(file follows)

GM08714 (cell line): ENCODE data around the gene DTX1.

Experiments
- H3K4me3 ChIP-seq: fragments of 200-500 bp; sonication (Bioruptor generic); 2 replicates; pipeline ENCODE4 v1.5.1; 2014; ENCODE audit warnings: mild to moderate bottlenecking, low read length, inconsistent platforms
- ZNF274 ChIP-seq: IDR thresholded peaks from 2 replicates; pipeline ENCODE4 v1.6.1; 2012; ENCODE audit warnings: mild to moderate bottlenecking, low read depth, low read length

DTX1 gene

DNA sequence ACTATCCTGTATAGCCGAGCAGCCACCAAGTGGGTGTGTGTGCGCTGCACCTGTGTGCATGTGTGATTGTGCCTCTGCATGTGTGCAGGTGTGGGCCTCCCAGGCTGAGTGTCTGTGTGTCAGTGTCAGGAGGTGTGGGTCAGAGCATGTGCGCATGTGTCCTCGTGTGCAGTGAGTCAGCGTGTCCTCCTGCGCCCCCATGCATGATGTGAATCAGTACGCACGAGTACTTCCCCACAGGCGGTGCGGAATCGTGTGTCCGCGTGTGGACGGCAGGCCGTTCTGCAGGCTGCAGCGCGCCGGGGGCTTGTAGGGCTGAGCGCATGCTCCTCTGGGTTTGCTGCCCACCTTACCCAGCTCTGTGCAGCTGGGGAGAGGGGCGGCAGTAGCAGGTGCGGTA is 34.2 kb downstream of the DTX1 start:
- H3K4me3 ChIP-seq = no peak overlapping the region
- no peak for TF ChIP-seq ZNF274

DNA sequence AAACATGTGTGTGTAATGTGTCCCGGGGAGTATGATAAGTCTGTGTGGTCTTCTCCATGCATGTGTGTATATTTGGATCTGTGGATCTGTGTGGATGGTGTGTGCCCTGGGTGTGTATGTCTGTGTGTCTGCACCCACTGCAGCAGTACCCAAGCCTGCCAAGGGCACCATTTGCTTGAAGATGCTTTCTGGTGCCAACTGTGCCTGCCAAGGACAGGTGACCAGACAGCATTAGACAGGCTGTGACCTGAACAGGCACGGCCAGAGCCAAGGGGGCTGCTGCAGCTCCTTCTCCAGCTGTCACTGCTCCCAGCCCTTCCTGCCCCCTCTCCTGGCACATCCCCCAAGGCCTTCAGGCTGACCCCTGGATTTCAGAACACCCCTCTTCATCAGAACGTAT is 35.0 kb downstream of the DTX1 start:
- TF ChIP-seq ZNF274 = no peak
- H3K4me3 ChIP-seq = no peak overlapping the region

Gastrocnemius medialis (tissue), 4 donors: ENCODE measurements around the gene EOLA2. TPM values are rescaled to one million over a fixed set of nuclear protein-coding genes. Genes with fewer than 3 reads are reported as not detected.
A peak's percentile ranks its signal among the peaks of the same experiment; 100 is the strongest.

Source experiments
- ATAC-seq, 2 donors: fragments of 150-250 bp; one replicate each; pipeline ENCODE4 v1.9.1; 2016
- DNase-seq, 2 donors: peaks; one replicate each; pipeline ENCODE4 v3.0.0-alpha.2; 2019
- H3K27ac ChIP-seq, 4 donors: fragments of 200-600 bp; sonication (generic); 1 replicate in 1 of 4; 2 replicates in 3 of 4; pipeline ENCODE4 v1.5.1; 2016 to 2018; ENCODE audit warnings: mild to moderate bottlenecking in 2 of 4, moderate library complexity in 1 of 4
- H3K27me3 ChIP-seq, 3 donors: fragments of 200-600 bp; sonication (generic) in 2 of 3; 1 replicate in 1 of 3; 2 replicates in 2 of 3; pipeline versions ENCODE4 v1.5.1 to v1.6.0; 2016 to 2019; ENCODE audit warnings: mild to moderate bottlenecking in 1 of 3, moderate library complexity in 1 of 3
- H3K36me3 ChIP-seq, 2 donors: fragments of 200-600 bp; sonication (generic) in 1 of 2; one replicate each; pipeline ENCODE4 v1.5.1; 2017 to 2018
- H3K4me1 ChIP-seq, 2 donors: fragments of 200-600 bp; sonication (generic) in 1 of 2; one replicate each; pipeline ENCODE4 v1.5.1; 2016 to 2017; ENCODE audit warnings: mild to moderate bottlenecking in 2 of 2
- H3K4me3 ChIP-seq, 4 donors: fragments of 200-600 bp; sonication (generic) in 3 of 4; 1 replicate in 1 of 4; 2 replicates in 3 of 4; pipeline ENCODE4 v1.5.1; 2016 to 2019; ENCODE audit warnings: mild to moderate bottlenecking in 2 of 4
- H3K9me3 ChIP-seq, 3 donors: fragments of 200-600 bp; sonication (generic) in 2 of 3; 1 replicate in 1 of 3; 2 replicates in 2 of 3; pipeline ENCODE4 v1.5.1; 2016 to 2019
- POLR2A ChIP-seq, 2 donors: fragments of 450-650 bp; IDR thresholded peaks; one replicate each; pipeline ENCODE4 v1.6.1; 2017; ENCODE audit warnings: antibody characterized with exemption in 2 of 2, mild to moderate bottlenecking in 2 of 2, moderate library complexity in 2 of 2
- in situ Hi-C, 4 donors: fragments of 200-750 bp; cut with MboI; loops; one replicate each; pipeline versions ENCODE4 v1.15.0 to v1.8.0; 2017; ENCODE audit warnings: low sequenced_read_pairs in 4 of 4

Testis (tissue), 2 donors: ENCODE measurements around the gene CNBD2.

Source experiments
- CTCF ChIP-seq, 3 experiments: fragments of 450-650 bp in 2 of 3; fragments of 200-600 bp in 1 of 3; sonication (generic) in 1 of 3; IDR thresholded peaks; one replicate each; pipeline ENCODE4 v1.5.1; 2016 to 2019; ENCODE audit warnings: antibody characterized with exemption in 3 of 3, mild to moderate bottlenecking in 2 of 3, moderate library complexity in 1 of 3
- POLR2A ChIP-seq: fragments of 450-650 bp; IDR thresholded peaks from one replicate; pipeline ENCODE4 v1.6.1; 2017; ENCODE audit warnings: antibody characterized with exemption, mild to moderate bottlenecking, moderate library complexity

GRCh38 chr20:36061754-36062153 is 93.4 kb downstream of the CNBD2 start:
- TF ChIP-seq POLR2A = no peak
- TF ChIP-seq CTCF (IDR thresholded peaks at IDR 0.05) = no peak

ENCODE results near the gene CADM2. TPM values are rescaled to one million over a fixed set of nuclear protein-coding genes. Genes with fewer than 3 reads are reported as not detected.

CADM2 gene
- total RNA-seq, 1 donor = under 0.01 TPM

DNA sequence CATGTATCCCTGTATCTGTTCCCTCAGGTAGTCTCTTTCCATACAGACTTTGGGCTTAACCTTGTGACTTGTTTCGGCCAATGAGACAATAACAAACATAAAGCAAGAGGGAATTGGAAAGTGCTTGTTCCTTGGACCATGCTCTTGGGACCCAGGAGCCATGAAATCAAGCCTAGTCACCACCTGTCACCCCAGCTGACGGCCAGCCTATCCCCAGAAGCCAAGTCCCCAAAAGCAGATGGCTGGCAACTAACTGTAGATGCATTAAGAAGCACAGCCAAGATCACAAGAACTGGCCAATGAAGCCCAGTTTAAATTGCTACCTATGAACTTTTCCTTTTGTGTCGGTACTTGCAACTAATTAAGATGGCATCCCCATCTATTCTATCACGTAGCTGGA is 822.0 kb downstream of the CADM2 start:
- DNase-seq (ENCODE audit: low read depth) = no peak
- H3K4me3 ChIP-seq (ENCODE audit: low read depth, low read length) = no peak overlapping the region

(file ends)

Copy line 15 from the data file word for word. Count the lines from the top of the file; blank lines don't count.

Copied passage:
- ATAC-seq, 2 donors: fragments of 150-250 bp; one replicate each; pipeline ENCODE4 v1.9.1; 2016